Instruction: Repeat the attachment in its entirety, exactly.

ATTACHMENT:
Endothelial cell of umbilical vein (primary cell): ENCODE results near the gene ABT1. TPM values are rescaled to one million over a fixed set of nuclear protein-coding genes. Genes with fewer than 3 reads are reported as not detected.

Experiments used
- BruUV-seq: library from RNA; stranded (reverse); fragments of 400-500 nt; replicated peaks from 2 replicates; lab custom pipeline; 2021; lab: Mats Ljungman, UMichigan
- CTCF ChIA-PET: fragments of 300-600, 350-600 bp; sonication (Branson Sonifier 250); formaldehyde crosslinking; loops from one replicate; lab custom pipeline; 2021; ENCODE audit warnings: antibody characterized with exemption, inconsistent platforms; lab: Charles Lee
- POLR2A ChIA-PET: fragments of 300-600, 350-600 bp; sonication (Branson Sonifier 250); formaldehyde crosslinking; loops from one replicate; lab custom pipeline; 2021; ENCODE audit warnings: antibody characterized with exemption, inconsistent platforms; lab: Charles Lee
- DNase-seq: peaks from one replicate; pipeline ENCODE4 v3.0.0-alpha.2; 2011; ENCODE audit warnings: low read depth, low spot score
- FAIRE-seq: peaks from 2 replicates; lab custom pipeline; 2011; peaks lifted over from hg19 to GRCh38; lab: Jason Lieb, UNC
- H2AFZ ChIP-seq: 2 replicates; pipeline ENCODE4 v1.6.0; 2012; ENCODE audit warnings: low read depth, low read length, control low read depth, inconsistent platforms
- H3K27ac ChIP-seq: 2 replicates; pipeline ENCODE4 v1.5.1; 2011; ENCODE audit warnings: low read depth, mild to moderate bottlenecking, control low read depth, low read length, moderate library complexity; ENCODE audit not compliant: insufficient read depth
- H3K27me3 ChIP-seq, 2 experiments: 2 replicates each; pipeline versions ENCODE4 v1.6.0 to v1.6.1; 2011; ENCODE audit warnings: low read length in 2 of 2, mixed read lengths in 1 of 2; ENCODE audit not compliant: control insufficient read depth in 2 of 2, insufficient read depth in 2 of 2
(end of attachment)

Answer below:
Endothelial cell of umbilical vein (primary cell): ENCODE results near the gene ABT1. TPM values are rescaled to one million over a fixed set of nuclear protein-coding genes. Genes with fewer than 3 reads are reported as not detected.

Experiments used
- BruUV-seq: library from RNA; stranded (reverse); fragments of 400-500 nt; replicated peaks from 2 replicates; lab custom pipeline; 2021; lab: Mats Ljungman, UMichigan
- CTCF ChIA-PET: fragments of 300-600, 350-600 bp; sonication (Branson Sonifier 250); formaldehyde crosslinking; loops from one replicate; lab custom pipeline; 2021; ENCODE audit warnings: antibody characterized with exemption, inconsistent platforms; lab: Charles Lee
- POLR2A ChIA-PET: fragments of 300-600, 350-600 bp; sonication (Branson Sonifier 250); formaldehyde crosslinking; loops from one replicate; lab custom pipeline; 2021; ENCODE audit warnings: antibody characterized with exemption, inconsistent platforms; lab: Charles Lee
- DNase-seq: peaks from one replicate; pipeline ENCODE4 v3.0.0-alpha.2; 2011; ENCODE audit warnings: low read depth, low spot score
- FAIRE-seq: peaks from 2 replicates; lab custom pipeline; 2011; peaks lifted over from hg19 to GRCh38; lab: Jason Lieb, UNC
- H2AFZ ChIP-seq: 2 replicates; pipeline ENCODE4 v1.6.0; 2012; ENCODE audit warnings: low read depth, low read length, control low read depth, inconsistent platforms
- H3K27ac ChIP-seq: 2 replicates; pipeline ENCODE4 v1.5.1; 2011; ENCODE audit warnings: low read depth, mild to moderate bottlenecking, control low read depth, low read length, moderate library complexity; ENCODE audit not compliant: insufficient read depth
- H3K27me3 ChIP-seq, 2 experiments: 2 replicates each; pipeline versions ENCODE4 v1.6.0 to v1.6.1; 2011; ENCODE audit warnings: low read length in 2 of 2, mixed read lengths in 1 of 2; ENCODE audit not compliant: control insufficient read depth in 2 of 2, insufficient read depth in 2 of 2